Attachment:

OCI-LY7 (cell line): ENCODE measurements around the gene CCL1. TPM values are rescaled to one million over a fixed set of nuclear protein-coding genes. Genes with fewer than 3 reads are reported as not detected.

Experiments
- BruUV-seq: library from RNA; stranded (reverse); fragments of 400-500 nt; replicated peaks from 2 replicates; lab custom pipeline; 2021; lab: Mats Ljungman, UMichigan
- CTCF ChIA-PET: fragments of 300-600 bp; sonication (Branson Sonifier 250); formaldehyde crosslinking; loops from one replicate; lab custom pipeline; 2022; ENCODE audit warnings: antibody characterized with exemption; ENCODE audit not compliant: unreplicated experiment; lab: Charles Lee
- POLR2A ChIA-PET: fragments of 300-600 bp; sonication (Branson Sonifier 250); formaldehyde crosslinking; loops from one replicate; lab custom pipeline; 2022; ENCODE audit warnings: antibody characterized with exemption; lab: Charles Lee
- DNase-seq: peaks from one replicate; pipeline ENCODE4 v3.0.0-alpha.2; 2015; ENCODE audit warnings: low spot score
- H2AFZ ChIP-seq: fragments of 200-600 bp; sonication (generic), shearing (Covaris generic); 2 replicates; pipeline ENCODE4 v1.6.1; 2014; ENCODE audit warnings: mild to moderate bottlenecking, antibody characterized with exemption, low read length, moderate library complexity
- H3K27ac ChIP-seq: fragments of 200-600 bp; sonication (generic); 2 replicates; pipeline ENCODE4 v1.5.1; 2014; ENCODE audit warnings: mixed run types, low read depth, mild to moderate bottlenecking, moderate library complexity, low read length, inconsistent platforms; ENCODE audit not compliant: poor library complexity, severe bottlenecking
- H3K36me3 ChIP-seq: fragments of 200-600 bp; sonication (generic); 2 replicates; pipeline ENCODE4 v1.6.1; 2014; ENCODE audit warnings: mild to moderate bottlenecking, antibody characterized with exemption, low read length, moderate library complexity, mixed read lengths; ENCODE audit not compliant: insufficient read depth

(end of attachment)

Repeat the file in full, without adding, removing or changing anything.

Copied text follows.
OCI-LY7 (cell line): ENCODE measurements around the gene CCL1. TPM values are rescaled to one million over a fixed set of nuclear protein-coding genes. Genes with fewer than 3 reads are reported as not detected.

Experiments
- BruUV-seq: library from RNA; stranded (reverse); fragments of 400-500 nt; replicated peaks from 2 replicates; lab custom pipeline; 2021; lab: Mats Ljungman, UMichigan
- CTCF ChIA-PET: fragments of 300-600 bp; sonication (Branson Sonifier 250); formaldehyde crosslinking; loops from one replicate; lab custom pipeline; 2022; ENCODE audit warnings: antibody characterized with exemption; ENCODE audit not compliant: unreplicated experiment; lab: Charles Lee
- POLR2A ChIA-PET: fragments of 300-600 bp; sonication (Branson Sonifier 250); formaldehyde crosslinking; loops from one replicate; lab custom pipeline; 2022; ENCODE audit warnings: antibody characterized with exemption; lab: Charles Lee
- DNase-seq: peaks from one replicate; pipeline ENCODE4 v3.0.0-alpha.2; 2015; ENCODE audit warnings: low spot score
- H2AFZ ChIP-seq: fragments of 200-600 bp; sonication (generic), shearing (Covaris generic); 2 replicates; pipeline ENCODE4 v1.6.1; 2014; ENCODE audit warnings: mild to moderate bottlenecking, antibody characterized with exemption, low read length, moderate library complexity
- H3K27ac ChIP-seq: fragments of 200-600 bp; sonication (generic); 2 replicates; pipeline ENCODE4 v1.5.1; 2014; ENCODE audit warnings: mixed run types, low read depth, mild to moderate bottlenecking, moderate library complexity, low read length, inconsistent platforms; ENCODE audit not compliant: poor library complexity, severe bottlenecking
- H3K36me3 ChIP-seq: fragments of 200-600 bp; sonication (generic); 2 replicates; pipeline ENCODE4 v1.6.1; 2014; ENCODE audit warnings: mild to moderate bottlenecking, antibody characterized with exemption, low read length, moderate library complexity, mixed read lengths; ENCODE audit not compliant: insufficient read depth